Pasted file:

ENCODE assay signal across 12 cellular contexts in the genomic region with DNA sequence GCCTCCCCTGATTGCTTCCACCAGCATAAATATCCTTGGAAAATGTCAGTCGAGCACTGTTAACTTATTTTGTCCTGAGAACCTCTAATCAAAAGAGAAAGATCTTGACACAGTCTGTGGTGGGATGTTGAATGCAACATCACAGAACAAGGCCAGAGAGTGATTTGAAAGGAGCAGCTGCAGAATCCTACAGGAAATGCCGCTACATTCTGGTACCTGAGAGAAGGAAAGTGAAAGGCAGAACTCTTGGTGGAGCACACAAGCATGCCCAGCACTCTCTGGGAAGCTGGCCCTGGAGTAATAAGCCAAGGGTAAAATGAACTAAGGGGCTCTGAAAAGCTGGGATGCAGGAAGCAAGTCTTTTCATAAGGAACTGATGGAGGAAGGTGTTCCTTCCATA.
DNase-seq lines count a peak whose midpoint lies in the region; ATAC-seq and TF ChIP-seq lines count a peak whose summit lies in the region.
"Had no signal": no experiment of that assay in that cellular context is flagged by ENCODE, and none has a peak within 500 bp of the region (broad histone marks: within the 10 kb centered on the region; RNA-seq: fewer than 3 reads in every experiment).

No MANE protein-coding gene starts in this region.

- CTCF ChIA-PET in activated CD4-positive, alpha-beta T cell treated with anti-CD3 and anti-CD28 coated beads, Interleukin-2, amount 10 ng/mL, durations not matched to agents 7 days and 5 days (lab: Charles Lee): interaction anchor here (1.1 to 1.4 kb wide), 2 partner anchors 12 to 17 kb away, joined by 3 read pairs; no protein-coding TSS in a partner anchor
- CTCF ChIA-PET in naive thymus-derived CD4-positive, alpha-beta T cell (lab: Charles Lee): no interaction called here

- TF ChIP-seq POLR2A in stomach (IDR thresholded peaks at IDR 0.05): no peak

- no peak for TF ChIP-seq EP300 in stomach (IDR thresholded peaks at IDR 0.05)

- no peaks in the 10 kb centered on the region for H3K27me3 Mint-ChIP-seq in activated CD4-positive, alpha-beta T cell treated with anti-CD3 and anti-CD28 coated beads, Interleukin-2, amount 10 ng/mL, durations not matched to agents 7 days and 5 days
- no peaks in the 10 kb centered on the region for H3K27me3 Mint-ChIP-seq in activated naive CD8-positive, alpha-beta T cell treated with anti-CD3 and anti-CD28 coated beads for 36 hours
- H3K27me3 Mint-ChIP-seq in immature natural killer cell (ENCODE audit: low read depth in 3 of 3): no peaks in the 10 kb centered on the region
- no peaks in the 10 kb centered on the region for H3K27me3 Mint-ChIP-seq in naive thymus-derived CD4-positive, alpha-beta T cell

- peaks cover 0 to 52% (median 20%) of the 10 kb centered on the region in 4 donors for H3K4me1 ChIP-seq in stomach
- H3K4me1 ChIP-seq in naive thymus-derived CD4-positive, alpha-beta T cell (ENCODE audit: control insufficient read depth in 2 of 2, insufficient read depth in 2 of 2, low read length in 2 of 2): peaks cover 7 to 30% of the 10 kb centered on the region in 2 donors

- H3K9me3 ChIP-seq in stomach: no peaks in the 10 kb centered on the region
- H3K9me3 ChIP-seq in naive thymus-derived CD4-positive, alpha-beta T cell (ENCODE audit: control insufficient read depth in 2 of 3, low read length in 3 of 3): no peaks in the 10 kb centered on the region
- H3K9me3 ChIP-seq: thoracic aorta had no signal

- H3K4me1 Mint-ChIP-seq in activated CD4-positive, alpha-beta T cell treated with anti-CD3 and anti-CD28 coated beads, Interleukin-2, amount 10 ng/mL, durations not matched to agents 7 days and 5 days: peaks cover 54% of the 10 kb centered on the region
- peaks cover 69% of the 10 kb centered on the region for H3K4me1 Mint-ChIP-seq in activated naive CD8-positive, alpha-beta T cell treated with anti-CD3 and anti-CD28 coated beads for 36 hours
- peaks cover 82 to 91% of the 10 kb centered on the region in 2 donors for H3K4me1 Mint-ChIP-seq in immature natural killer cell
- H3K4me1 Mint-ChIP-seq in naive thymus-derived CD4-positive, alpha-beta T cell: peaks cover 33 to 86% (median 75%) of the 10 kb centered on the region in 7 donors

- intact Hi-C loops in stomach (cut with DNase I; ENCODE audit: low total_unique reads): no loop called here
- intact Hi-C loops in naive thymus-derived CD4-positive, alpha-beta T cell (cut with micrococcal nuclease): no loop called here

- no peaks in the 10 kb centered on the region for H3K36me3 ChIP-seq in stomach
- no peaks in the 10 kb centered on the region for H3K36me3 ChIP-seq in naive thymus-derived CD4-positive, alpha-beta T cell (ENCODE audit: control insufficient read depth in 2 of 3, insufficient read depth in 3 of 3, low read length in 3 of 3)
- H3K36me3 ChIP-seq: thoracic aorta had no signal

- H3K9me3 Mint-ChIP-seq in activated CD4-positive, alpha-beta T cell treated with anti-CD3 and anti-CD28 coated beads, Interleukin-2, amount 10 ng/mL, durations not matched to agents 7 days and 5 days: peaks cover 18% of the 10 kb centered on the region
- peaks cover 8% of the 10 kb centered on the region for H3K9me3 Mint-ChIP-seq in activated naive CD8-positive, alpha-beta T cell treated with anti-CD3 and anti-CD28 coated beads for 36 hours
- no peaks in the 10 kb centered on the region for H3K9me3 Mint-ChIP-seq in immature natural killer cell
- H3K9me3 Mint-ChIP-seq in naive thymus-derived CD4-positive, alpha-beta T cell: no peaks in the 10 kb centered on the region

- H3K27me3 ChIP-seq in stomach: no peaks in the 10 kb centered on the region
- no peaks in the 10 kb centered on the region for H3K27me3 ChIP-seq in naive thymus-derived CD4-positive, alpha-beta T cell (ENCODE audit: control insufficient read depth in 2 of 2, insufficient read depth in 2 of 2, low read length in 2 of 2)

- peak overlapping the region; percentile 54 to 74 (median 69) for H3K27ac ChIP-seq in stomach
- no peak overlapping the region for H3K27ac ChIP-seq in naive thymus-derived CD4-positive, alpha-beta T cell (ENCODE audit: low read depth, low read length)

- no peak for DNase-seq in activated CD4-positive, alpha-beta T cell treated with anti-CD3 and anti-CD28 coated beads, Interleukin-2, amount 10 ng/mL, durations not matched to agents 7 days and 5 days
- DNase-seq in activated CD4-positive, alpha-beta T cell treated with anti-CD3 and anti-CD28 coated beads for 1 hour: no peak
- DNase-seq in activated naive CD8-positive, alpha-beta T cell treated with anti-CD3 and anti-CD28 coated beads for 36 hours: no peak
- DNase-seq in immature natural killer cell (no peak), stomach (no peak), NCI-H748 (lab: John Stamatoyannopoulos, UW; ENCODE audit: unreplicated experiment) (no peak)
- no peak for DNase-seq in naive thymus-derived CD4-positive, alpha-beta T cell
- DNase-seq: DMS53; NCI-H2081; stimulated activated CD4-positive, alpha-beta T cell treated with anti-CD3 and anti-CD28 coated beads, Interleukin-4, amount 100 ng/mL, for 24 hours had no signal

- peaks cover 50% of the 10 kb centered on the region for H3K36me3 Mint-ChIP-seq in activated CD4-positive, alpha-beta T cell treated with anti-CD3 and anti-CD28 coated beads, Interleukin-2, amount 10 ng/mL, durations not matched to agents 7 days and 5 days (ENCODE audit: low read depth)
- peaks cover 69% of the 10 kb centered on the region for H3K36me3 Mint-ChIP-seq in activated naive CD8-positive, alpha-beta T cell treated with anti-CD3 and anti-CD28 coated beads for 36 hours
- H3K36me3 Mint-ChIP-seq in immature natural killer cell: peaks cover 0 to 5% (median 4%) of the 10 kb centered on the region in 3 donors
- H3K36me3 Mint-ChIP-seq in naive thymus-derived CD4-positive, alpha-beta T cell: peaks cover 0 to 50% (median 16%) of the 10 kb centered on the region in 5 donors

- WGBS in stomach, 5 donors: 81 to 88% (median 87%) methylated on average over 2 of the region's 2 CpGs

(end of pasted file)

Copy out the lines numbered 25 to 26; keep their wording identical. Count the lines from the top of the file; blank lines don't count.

- no peaks in the 10 kb centered on the region for H3K36me3 ChIP-seq in naive thymus-derived CD4-positive, alpha-beta T cell (ENCODE audit: control insufficient read depth in 2 of 3, insufficient read depth in 3 of 3, low read length in 3 of 3)
- H3K36me3 ChIP-seq: thoracic aorta had no signal